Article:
The first thing that usually comes to mind when the word “seaweed” is mentioned is sushi. In the making of sushi, seaweed is used either in its wet or dry form before it is served and consumed.
A group of students from FOS’ Environmental and Life Sciences Programme are hoping to diversify the use of seaweed and commercialise its potential in other ways. Siti Nadhirah Hj Abd Lamit (Master of Science in Biology by Research), Mazarinna Matkasim, and Amir Hj Abd Latif (both Bachelor of Science in Biology students), under the supervision of Senior Assistant Professor Dr Yasuaki Tanaka from the Environmental and Life Sciences Programme, aim to identify all the different types of seaweed species they can find in Brunei.
Caulerpa verticillata is a species of seaweed in the caulerpaceae family which is found in warmer waters. Photo: Courtesy of Siti Nadhirah Hj Abd Lamit
Siti Nadhirah explained that the study of seagrass and seaweed is quite new to Brunei Darussalam and she was intrigued to learn more about their distribution, diversity and uses. She said the idea for the research began when she was first introduced to the different types of seaweed during her Discovery Year at Universiti Putra Malaysia in 2015. She had the opportunity to collect different types of seaweed at Port Dickson, Malaysia as well as identify and culture them. She explained that seaweed can be easily cultured in culture tanks with sea water and they can grow by absorbing nutrients from the sea water.
She was also introduced to the different species of seaweed that can be consumed fresh—such as Caulerpa lentillifera, or sea grapes. As a result, she decided to focus her study on the diversity of marine flora and their potential for commercialisation.
So far, Siti Nadhirah and her team have identified 43 species of seaweed and seven species of seagrass from the coasts of Brunei including Brunei Bay. The 43 species of seaweed fall under three major classifications: green, brown and red algae. She lamented that although seaweed can be roughly distinguished from their colour and morphology, specific identification is always a challenging process and requires microscopic observation and ID confirmation from experts.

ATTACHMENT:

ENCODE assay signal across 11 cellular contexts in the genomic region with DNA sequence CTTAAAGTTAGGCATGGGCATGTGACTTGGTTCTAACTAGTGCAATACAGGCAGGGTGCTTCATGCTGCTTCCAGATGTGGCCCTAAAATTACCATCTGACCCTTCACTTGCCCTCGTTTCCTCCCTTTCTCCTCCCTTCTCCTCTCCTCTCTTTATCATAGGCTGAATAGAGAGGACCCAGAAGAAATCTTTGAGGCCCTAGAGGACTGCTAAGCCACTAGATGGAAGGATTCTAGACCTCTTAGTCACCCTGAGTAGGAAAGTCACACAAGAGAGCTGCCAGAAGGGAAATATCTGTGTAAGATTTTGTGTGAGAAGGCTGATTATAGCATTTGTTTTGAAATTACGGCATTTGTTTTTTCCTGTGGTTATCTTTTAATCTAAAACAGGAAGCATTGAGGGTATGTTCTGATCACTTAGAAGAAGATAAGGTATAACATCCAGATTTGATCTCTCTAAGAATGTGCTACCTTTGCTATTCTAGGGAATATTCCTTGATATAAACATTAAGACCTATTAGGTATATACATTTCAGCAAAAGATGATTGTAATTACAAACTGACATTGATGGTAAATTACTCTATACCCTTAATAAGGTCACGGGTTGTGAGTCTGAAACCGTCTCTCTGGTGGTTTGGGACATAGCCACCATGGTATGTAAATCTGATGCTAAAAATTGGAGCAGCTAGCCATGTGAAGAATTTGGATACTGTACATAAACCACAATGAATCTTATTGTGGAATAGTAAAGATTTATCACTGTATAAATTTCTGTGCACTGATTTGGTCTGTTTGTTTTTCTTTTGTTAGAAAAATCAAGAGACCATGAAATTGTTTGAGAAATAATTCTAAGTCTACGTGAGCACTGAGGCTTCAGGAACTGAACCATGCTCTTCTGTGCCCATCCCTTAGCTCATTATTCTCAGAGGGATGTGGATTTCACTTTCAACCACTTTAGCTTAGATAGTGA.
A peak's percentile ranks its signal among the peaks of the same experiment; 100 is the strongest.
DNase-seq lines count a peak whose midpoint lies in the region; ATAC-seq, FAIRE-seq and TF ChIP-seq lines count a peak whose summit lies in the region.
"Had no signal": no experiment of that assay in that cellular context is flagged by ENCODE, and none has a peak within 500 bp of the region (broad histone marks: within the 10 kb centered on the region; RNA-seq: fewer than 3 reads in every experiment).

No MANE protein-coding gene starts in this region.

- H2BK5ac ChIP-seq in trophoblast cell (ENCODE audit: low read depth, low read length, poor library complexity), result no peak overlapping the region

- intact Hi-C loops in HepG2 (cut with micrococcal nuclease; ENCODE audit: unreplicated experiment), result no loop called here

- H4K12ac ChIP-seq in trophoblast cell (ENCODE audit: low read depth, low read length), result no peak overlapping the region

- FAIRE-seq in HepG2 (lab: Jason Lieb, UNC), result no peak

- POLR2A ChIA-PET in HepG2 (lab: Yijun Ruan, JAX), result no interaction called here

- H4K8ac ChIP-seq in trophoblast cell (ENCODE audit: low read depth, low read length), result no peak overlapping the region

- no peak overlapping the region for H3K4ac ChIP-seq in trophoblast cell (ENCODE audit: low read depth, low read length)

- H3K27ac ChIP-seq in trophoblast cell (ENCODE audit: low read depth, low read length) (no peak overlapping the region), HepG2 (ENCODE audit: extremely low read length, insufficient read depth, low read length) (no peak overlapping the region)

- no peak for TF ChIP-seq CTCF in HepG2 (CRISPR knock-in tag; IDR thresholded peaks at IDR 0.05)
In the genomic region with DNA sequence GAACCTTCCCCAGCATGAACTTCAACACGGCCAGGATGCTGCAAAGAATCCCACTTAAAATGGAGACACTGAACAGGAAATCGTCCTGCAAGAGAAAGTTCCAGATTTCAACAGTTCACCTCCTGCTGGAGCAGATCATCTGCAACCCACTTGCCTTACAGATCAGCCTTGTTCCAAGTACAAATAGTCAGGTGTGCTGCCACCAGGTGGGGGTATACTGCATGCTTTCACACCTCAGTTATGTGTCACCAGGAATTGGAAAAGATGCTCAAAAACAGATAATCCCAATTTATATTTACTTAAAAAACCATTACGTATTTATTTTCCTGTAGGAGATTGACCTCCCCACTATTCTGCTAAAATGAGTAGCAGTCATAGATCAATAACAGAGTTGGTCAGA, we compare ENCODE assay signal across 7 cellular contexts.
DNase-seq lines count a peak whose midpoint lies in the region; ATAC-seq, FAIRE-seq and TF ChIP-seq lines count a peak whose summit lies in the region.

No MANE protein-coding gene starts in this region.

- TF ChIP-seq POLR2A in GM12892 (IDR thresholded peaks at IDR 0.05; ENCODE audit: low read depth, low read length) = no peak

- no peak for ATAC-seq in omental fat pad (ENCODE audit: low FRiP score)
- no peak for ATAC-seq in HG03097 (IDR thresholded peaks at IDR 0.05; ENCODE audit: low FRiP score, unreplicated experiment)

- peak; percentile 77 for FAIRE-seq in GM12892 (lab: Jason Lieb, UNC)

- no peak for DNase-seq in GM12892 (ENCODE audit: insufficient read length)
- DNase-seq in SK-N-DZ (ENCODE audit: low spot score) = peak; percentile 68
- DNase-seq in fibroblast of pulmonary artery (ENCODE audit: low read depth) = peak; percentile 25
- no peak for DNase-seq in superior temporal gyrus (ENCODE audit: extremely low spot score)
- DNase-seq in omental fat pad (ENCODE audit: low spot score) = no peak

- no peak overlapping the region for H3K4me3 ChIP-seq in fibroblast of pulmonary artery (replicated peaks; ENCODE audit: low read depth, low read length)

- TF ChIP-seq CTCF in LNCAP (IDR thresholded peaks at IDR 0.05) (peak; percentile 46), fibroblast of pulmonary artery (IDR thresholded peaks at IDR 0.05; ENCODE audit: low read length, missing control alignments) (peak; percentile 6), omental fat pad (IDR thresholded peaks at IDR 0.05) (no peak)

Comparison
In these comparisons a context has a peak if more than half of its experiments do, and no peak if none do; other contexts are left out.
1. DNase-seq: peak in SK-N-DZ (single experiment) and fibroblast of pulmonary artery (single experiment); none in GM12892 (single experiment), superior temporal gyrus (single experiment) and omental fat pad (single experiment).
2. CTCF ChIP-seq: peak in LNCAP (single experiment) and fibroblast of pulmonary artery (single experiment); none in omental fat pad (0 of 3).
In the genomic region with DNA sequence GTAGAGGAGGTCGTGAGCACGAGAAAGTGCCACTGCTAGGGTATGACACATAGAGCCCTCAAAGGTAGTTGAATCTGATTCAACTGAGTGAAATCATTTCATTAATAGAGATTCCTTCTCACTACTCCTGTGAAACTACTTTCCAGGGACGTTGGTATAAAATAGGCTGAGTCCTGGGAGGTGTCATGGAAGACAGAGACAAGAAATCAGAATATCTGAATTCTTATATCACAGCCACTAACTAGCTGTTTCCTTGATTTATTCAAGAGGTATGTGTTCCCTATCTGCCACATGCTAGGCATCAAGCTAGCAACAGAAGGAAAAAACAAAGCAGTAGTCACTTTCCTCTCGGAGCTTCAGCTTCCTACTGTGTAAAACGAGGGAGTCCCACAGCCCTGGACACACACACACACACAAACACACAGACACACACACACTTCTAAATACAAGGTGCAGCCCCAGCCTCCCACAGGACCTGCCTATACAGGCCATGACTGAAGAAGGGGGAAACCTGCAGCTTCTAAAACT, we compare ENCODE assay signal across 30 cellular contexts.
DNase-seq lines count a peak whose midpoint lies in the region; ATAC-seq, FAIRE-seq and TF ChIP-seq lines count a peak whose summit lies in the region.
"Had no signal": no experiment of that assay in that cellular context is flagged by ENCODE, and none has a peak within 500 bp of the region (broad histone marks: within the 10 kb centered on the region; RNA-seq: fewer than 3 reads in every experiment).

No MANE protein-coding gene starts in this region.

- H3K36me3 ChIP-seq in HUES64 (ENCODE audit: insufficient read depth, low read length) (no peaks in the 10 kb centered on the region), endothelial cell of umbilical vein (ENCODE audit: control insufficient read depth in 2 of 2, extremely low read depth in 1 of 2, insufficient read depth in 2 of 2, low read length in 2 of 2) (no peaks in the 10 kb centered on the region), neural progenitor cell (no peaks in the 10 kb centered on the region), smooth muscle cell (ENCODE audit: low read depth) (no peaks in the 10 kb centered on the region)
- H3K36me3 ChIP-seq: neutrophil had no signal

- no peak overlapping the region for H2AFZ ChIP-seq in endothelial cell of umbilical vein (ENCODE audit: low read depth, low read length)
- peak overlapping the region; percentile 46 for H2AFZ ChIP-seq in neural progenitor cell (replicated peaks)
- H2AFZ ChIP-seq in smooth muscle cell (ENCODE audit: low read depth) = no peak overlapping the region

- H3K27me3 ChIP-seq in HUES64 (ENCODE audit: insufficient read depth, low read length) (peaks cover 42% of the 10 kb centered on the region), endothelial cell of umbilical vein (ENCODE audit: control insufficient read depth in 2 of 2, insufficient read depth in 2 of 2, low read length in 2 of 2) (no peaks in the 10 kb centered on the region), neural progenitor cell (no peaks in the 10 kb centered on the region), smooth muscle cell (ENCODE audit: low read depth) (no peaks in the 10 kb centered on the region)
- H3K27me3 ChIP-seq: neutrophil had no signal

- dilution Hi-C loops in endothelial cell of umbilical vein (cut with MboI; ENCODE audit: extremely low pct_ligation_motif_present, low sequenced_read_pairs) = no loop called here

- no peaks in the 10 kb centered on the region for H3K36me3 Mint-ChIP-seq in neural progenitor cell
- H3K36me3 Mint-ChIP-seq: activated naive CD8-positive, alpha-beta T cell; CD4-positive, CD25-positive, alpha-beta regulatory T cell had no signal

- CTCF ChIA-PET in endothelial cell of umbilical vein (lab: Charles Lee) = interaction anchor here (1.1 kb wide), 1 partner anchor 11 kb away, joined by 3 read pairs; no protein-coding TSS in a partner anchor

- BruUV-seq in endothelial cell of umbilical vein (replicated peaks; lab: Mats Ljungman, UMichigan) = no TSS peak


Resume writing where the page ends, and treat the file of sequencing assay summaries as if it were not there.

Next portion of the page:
During the study, Siti Nadhirah and her team have found several species that are known to have been commercialised in other countries. She adds that in order for the seaweed to be considered for commercialisation, they need to undergo several tests. Fortunately, she says if the species is already commercialised as food in certain countries, it should also be edible in other countries.
The team have also discovered the aforementioned sea grapes (Caulerpa lentillifera), which can be eaten fresh and tastes just like caviar, and are known to be quite expensive in other parts of the world. Siti Nadhirah adds that they will attempt to culture this species in the aquaculture industry, and eventually turn into a delicacy that will be sought after at markets and restaurants in Brunei.
From this study, Siti Nadhirah hopes that seaweed will be studied extensively in the future as they possess many uses, ranging from medicine to bio-fertilisers, bio-filters and even cosmetic products. She explains that this versatility is the advantage of seaweed research. She also hopes that one day various industries related to seaweed will start and develop in Brunei. To her knowledge, a dedicated seaweed industry still does not exist in Brunei. She adds that she and her team will continue to get a further understanding of marine flora in Brunei to make up a proper strategy for their conservation in the future.
FOS is actively involved in UBD’s research-centralising efforts. Over the past seven years the sciences, via the courses offered at FOS, have played a significant role in developing pioneering outcomes in research and innovation. The advancement of the sciences has led to the establishment of a global connectivity, while regional identity and the nation's needs are preserved.
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